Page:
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CSG Posts (71)

CSG Posts

Thursday, 23 December 2021 10:13

Building Leaders that WorkWell

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Building Leaders that WorkWell

Over the last two weeks of Health and Safety Month 2021, WorkSafe Victoria ran free 45-minute webinars on a variety of topics. The theme for the month was “You learn something new every day”. I attended the session about Building Leaders under the auspice of WorkSafe's WorkWell program. It was an interview style format featuring Siusan MacKenzie, CEO Emergency Services Victoria; Dr Stephen Carbone, CEO Prevention United; and Tom Ruijs, Senior Consultant, AP Psychology and Consulting Services.

Each presenter was interviewed about their organisation, focussing on mental health wellness tools they had developed for training leaders.
Emergency Services Victoria (ESV) has 14 agencies within their network. They identified that Team Leaders, who are next in line to staff working with the public, required leadership development. In a number of instances they had been promoted due to their technical rather than leadership ability. ESV developed a course that was a meld of mental health first aid and management skills. The course included information on understanding the problems their team faced in day-to-day work as well as what it took to be a good leader.

Normally the different agencies work in silos, but it was recognised that leadership is a shared issue. Fifty two people from 11 agencies were involved in the project, including paid and volunteer staff, with plans developed to implement the findings.

ESV is now working on phase 2, taking lessons from the initial work and developing further training with single agencies. This phase will focus on older workers and those approaching retirement, asking “What do they know now that they wished they had known earlier?” An important quality is to listen to people’s stories about the problems they had faced in their job. With respect to retirees, it was found that they needed support after they left the job; talking to ex-colleagues was good for debriefing, offering support and communication.

Prevention United (PU) are working on a project collaborating with universities and residential aged care with the aim of improving the work environment. The project allows staff to rate their workplaces, nominate key psychosocial issues and make suggestions for improvement. Resources were provided to assist.

Unfortunately, residential aged care was badly affected by COVID and the Royal Commission. Face-to-face contact was impossible, making remote and virtual contacts the only options. This, along with time and work pressures, led to low morale. Psychosocial issues identified included culture, fairness and lack of teamwork. The PU team have finished the formal part and are now looking at ways to implement the findings.

It was found that you can’t rely on self-directed learning; there is a need for face-to-face conversation. A digital tool has some advantages, but joint training sessions have the best results. There is also a need to address the perceived stigma of the word “mental” in mental health.

AP Psychology and Consulting Services also worked with five universities to gain an insight into their risk profile and psychosocial issues. Both staff and leaders were involved and the aim was to develop training programs and practical solutions.

It was found that leaders need to interact with each other, as well as their direct reports, and they need to empower the workforce to work together. There needs to be an understanding of what leaders can do and what they can actually control. All were encouraged to look for signs and symptoms of stress in others and to have a conversation with them. Leaders need to know what supports are available and how to provide the right guidance.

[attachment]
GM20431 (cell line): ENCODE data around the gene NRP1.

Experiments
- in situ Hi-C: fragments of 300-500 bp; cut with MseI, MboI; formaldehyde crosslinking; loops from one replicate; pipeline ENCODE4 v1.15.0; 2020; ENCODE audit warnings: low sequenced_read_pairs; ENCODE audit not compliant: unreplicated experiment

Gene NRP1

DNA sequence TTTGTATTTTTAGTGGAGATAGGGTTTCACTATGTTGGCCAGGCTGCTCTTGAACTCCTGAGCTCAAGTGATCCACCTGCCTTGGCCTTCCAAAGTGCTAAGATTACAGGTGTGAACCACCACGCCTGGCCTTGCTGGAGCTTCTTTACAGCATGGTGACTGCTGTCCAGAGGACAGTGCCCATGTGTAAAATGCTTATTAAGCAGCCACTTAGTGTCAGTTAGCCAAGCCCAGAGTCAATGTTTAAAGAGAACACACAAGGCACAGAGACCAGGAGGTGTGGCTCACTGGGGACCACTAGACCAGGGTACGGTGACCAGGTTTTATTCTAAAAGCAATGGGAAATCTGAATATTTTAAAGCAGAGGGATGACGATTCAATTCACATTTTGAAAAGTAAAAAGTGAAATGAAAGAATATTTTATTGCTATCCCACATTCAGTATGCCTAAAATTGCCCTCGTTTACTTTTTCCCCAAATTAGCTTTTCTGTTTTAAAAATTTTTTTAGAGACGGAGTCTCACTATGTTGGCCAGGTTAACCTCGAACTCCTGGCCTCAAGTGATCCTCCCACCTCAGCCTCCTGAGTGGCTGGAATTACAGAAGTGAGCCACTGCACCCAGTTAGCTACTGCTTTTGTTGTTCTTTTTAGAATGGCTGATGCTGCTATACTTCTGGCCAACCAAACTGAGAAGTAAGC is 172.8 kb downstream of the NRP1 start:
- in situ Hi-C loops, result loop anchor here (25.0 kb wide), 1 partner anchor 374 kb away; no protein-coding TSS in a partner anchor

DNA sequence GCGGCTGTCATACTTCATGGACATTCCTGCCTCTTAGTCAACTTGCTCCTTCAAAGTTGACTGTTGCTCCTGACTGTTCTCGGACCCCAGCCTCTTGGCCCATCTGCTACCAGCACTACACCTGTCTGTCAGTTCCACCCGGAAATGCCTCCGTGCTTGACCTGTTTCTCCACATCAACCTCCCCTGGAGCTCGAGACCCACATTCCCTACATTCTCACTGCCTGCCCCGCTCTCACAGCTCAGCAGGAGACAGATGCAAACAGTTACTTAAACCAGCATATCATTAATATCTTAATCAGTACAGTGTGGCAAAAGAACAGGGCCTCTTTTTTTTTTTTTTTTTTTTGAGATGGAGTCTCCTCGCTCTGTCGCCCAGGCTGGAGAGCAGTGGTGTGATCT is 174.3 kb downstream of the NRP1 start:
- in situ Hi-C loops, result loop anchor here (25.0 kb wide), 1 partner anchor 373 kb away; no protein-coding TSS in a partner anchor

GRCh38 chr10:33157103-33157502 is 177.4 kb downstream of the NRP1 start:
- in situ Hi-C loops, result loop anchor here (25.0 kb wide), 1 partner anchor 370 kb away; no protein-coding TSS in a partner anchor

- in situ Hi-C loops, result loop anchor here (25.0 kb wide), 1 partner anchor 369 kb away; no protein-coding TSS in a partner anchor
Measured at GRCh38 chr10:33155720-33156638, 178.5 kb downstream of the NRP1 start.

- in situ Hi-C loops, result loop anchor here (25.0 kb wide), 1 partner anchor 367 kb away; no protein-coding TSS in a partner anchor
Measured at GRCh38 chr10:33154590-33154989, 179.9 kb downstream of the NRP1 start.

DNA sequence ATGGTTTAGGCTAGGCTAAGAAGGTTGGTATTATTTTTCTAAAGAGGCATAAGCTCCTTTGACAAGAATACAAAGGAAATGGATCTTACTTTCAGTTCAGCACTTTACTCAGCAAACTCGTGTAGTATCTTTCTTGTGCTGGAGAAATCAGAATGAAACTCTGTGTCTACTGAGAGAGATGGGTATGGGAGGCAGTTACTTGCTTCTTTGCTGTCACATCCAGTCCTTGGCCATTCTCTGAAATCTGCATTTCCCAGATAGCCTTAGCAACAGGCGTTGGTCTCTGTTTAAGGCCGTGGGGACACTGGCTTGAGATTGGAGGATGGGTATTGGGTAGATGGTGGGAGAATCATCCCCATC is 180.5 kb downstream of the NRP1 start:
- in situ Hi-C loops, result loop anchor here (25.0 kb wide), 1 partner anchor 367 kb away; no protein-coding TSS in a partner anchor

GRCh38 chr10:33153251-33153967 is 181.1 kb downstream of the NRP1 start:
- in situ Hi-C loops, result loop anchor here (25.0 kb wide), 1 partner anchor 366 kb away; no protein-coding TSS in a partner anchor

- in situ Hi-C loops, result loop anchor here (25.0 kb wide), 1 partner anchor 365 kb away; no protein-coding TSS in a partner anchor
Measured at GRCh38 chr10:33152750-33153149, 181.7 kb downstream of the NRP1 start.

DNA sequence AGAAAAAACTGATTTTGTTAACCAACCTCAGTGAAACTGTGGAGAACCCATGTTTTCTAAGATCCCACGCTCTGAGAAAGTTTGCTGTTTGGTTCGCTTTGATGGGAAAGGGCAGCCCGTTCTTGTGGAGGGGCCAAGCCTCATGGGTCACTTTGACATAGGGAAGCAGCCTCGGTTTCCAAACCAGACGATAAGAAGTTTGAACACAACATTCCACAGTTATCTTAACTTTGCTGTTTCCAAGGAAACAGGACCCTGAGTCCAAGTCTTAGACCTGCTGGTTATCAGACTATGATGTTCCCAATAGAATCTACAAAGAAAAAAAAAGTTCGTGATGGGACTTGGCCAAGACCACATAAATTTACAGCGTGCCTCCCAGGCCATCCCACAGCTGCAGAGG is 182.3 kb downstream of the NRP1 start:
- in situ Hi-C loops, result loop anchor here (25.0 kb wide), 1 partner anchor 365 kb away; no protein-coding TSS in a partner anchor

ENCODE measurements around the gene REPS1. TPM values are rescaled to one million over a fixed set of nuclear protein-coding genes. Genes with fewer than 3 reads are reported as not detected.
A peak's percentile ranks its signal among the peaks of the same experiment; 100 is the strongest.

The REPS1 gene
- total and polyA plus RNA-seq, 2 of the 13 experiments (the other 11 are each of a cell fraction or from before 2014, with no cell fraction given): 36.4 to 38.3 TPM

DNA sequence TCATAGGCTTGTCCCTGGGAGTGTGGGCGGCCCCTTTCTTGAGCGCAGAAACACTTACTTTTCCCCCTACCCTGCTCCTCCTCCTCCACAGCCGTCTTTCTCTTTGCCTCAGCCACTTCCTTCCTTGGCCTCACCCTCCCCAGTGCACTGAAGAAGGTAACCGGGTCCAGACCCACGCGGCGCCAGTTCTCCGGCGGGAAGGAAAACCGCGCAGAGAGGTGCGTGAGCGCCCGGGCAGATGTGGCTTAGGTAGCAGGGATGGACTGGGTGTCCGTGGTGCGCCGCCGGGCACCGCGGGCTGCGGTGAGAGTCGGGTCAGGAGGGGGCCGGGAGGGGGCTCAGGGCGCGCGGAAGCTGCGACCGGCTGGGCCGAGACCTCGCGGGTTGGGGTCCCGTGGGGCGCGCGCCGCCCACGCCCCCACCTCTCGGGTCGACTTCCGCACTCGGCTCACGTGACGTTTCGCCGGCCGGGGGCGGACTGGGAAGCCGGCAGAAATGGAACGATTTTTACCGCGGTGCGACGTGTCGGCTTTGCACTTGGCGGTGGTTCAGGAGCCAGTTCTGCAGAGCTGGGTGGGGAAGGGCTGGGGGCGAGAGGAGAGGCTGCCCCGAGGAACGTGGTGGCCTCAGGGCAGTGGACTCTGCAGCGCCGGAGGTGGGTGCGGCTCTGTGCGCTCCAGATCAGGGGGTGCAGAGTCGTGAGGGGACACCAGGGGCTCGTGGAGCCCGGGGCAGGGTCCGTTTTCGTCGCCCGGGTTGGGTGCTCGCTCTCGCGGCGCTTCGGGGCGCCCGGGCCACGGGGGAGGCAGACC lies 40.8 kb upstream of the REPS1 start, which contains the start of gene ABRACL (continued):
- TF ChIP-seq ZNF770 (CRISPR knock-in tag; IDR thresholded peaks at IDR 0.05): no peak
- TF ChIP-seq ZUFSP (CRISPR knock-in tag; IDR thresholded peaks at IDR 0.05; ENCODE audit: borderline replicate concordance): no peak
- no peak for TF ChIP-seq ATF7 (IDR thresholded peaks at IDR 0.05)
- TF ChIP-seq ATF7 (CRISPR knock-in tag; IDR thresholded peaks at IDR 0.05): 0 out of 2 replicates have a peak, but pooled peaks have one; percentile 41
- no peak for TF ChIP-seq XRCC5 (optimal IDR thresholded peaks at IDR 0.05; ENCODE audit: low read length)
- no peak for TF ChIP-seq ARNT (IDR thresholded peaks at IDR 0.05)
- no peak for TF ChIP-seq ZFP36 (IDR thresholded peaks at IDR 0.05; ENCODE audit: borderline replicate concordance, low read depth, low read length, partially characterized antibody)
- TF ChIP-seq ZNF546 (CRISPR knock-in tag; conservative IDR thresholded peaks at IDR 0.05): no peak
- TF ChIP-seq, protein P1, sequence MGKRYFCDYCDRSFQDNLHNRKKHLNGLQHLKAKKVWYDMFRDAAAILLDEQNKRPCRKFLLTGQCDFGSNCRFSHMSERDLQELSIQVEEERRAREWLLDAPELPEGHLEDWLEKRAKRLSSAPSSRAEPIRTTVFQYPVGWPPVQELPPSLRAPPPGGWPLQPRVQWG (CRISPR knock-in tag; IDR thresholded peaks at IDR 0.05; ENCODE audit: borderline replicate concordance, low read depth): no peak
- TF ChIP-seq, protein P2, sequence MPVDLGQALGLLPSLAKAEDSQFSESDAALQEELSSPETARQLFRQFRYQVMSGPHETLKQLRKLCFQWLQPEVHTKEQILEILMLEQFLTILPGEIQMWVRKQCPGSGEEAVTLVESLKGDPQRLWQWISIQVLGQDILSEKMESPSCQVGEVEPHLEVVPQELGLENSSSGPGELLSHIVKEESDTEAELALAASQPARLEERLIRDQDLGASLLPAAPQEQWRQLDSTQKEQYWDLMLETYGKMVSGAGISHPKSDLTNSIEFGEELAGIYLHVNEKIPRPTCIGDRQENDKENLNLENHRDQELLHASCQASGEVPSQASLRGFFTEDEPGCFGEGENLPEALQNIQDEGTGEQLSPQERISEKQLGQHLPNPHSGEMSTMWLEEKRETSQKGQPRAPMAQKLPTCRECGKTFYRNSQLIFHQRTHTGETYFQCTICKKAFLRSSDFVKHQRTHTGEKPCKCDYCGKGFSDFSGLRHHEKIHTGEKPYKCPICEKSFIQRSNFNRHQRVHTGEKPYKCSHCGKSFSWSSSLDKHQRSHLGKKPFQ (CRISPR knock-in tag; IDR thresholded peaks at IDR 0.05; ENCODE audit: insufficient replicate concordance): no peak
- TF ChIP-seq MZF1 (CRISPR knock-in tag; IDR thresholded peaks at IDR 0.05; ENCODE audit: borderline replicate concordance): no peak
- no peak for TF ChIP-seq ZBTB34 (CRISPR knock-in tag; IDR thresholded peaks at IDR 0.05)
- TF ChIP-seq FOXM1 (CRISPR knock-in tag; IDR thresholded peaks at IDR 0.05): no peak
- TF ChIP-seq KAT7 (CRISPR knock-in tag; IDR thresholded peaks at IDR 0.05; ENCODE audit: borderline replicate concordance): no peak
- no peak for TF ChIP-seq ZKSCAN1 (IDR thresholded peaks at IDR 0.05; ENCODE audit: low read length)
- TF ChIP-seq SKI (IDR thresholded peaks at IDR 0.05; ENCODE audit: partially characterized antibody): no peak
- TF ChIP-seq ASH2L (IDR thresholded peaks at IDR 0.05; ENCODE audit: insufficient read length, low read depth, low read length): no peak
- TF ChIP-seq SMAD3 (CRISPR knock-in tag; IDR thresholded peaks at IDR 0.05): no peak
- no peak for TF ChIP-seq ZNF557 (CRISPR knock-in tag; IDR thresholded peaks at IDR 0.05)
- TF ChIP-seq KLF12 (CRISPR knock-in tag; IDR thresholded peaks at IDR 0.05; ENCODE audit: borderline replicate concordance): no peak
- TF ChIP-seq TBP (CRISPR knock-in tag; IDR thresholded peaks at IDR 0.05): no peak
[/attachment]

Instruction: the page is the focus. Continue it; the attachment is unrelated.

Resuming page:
AP has developed a tool that 1,000 people are currently working through. They are monitoring the program to identify which modules are the most useful so that they can expand the information and assistance available. They also determined that a multipronged approach is best that includes communicating directly with people.

Information that came out of the Q&A session:

  • It is about how we treat people – as we want to be treated.
  • Accountability is essential.
  • Individuals need to feel safe to be themselves.
  • Don’t spend all the money on training executives – the middle management layer needs the most training as they have the most interactions with staff. They make or break an organisation.
  • Mental health is as important as physical safety.
  • 360o feedback should be made a KPI. What gets measured gets done.
  • It should not be seen that middle management has the responsibility to fix every problem. They are there to provide assistance / point people in the right direction / address issues.
  • It is difficult to shift the mindset of managers who see psychosocial issues as “just a bit of fluff”.
  • Know your people and build confidence and capability.

 

The webinar is now available on the WorkSafe Victoria Youtube channel: https://www.youtube.com/watch?v=_74K_n1F6Sk

Tuesday, 21 December 2021 07:28

Goodbye 2021 & looking ahead to 2022

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Central Safety Group networking get-together

CSG had a relaxed finish to the end of the year with an informal zoom event on December 14th.

The results of our recent survey on topics for 2022 seminars were discussed, with the top five listed below. Interestingly, the least popular topic was COVID. I wonder why?

  1. Latest OHS research
  2. Regulatory & legal issues
  3. Leadership & culture
  4. Mental health & wellbeing
  5. Design, ergonomics & manual handling

 

There is a clear preference for continuing recorded zoom sessions, though there is still a demand for face-to-face networking opportunities. The committee has already been considering how to offer hybrid events to meet these needs.